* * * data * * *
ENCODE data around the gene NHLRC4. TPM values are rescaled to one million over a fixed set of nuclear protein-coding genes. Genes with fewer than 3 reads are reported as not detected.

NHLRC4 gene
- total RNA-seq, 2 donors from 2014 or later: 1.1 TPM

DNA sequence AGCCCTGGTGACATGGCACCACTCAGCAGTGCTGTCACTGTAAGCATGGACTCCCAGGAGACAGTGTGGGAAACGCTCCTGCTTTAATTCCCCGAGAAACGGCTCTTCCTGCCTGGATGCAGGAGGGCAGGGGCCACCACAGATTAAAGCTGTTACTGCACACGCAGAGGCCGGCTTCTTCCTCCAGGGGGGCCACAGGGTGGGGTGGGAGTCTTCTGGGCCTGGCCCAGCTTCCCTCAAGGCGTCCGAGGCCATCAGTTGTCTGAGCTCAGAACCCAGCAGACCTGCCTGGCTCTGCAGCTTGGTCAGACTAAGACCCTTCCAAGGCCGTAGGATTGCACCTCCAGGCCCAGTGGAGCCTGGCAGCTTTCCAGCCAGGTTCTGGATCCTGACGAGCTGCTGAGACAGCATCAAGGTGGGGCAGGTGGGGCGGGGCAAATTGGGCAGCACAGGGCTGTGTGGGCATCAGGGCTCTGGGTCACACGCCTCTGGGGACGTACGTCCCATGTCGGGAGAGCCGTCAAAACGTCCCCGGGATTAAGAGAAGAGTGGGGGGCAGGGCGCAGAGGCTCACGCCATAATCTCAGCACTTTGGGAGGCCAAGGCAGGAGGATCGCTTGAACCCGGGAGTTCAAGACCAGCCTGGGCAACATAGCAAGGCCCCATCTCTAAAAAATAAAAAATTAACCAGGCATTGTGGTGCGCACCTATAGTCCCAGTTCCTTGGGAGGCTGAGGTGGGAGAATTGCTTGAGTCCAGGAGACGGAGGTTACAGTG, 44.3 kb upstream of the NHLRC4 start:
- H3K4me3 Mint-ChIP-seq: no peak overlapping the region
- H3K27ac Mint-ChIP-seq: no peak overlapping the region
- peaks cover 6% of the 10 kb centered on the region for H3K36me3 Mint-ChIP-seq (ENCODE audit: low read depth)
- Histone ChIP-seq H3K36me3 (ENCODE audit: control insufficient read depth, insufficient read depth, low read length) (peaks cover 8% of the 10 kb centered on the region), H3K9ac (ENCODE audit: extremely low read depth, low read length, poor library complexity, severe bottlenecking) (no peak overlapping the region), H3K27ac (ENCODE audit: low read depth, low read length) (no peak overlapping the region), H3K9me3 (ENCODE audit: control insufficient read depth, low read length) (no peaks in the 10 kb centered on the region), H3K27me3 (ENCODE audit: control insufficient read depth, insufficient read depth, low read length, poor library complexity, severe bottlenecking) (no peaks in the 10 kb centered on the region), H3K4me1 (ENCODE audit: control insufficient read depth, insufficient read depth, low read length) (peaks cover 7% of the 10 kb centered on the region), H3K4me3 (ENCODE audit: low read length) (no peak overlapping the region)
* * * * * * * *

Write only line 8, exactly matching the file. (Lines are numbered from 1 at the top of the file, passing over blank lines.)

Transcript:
- Histone ChIP-seq H3K36me3 (ENCODE audit: control insufficient read depth, insufficient read depth, low read length) (peaks cover 8% of the 10 kb centered on the region), H3K9ac (ENCODE audit: extremely low read depth, low read length, poor library complexity, severe bottlenecking) (no peak overlapping the region), H3K27ac (ENCODE audit: low read depth, low read length) (no peak overlapping the region), H3K9me3 (ENCODE audit: control insufficient read depth, low read length) (no peaks in the 10 kb centered on the region), H3K27me3 (ENCODE audit: control insufficient read depth, insufficient read depth, low read length, poor library complexity, severe bottlenecking) (no peaks in the 10 kb centered on the region), H3K4me1 (ENCODE audit: control insufficient read depth, insufficient read depth, low read length) (peaks cover 7% of the 10 kb centered on the region), H3K4me3 (ENCODE audit: low read length) (no peak overlapping the region)